Wandering Star

  Years overdue and 75% over-size, Wandering Star has finally concluded. The series began in 1993 and was to last 12 issues, taking perhaps a couple years to tell. More than four years and 21 issues later, it’s finished. But it was worth the wait.

 Understand that I’m the kind of person who “collects” limited series without reading them, to read in one sitting when they’re finished. I’ll pick up an issue or two and stop reading; if I like what I see, I’ll keep buying it. In this case, I picked up the “volume one” trade paperback of the series - collecting the first “half” (seven issues) - read it, and then patiently bought every issue to come out since, as Teri Wood’s estimate of how long it would be… grew. So while some readers were (im)patiently waiting during some of the long gaps between issues (caused by the usual assortment of personal and professional SNAFUs), I was just waiting for one issue: the last.

Wandering Star is set in the distant future, decades after the people of Earth helped the peace-loving Galactic Alliance fight off the invading Bono Kiro. You see, the members of the alliance had given up war early in their cultural evolution, and needed the “barbaric” Earthers to mount a military defence. The fact that we saved the Alliance was reason enough for the other races to tolerate - but not respect - us. We were despised as savages who’d nearly destroyed our own world, both ecologically and through the development of a weapon that could destroy it completely. Casandra Andrews, daughter of Earth’s president, was the first human allowed to attend the Galactic Academy. Wandering Star is her story.

 She tells her story in flashback, as a middle-aged woman recounting it to an alien writer. It’s a stock literary device, one that simultaneously allows us to get inside the protagonist’s head, while still allowing the narrator to fill in information the hero wouldn’t know (at the time). Right off the bat, Wood gives us a handful of “spoilers”, indicating that A) there was another war, and B) what happens to several key characters afterward. So there’s never any suspense about whether the Bono Kiro will return or if Mekon dies. The story is about the journey, not so much the destination. And what’s left unsaid (e.g. how did the war end?) provides enough suspense to keep the pages turning.

Wood’s art starts strong, and gets gradually stronger as the series progresses. It seems a bit more “careful” in the earlier issues, with more fine line work, but I think the confidence and strength of it improves. Wood uses hardly any simple hatching or crosshatching in the early issues, and very little even near the end; instead she fills grey or shaded areas with tiny little dots (of varying spacing and size), or tiny spiral patterns (that I would expect to drive one crazy to draw). It appears that some of this painstaking attention to detail had to be sacrificed to keep up with the almost-monthly schedule of the last year. It’s still good very work, however.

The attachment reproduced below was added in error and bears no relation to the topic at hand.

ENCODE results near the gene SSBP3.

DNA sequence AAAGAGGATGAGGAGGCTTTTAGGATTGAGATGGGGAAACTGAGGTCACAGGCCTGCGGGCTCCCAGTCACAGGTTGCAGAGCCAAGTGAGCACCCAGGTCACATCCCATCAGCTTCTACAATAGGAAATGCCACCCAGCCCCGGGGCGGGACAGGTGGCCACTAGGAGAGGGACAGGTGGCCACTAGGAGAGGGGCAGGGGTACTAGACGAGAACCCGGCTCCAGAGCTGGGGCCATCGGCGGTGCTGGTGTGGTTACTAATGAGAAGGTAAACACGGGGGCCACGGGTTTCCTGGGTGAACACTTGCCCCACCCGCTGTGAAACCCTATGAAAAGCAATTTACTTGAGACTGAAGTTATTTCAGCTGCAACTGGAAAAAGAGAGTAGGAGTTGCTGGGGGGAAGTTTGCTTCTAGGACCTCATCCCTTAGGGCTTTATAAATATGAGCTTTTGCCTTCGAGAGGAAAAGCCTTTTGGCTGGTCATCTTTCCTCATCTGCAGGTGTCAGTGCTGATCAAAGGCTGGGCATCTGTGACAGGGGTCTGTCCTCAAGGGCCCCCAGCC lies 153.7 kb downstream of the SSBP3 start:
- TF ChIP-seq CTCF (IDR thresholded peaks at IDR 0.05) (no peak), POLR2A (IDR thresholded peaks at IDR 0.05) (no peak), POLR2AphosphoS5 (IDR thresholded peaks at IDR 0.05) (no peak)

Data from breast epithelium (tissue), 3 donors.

One of the series’ few real shortcomings is the portrayal of the technological side of the future. I don’t mind that Wood takes artificial gravity, food synthesizers, faster-than-light travel, and interspecies communication for granted… those are staples of the genre, and easily accepted via suspension of disbelief. But for a series named after a spaceship, the ships themselves (and most of the exterior “space” scenes) are rendered with almost childlike simplicity. These boxes with laser beams and rocket trails attached to them stand in noticeable contrast to the carefully-modeled figures that populate and pilot them. I wouldn’t want the tech to overshadow or distract from the character interaction (which is the real focus of the story), but I found its simplistic depiction a little distracting.

I have no such complaints about the lettering. There’s a strong trend toward computer lettering lately, and Wood’s hand lettering is a perfect example of why that bothers me. By making the letters just a little bit larger or darker, she provides clear cues to a character’s tone or pattern of voice, and when a they really emote, there’s no question about it. That kind of instinctive subtlety simply cannot be conveyed with a computer-reproduced font.

And what Wood conveys with all of this is a very compelling, emotionally powerful story. Having recently experienced some losses in my life, I could relate well to the (somewhat different) losses experienced by Casi during this second Bono Kirian War. As this young woman sees her universe - one she thought she understood and knew her place in - fall apart around her, to be replaced by something altogether different - something frightening and bitter - I can understand her reactions, and empathise with how she deals with them. In the process, I’ve come to understand myself a little bit better as well. You can’t ask much more from a book.

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